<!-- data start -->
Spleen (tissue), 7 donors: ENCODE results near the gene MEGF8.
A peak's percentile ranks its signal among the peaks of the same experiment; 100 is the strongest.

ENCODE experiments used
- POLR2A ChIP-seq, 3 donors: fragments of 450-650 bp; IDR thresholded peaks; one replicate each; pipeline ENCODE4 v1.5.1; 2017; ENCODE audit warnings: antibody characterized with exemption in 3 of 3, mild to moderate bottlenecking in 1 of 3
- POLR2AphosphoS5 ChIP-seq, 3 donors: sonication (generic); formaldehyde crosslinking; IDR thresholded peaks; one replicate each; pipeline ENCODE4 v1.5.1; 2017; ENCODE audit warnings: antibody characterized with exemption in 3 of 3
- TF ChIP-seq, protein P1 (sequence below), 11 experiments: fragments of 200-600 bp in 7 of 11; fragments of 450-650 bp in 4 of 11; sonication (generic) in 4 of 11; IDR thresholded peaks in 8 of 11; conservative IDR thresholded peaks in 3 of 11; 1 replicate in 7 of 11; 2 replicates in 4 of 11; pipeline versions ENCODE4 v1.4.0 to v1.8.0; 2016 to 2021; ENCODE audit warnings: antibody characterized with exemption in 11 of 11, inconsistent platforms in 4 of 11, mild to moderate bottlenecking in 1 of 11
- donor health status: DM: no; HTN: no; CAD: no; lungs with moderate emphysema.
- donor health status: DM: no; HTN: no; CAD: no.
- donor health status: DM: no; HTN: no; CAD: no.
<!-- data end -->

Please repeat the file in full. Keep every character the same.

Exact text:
Spleen (tissue), 7 donors: ENCODE results near the gene MEGF8.
A peak's percentile ranks its signal among the peaks of the same experiment; 100 is the strongest.

ENCODE experiments used
- POLR2A ChIP-seq, 3 donors: fragments of 450-650 bp; IDR thresholded peaks; one replicate each; pipeline ENCODE4 v1.5.1; 2017; ENCODE audit warnings: antibody characterized with exemption in 3 of 3, mild to moderate bottlenecking in 1 of 3
- POLR2AphosphoS5 ChIP-seq, 3 donors: sonication (generic); formaldehyde crosslinking; IDR thresholded peaks; one replicate each; pipeline ENCODE4 v1.5.1; 2017; ENCODE audit warnings: antibody characterized with exemption in 3 of 3
- TF ChIP-seq, protein P1 (sequence below), 11 experiments: fragments of 200-600 bp in 7 of 11; fragments of 450-650 bp in 4 of 11; sonication (generic) in 4 of 11; IDR thresholded peaks in 8 of 11; conservative IDR thresholded peaks in 3 of 11; 1 replicate in 7 of 11; 2 replicates in 4 of 11; pipeline versions ENCODE4 v1.4.0 to v1.8.0; 2016 to 2021; ENCODE audit warnings: antibody characterized with exemption in 11 of 11, inconsistent platforms in 4 of 11, mild to moderate bottlenecking in 1 of 11
- donor health status: DM: no; HTN: no; CAD: no; lungs with moderate emphysema.
- donor health status: DM: no; HTN: no; CAD: no.
- donor health status: DM: no; HTN: no; CAD: no.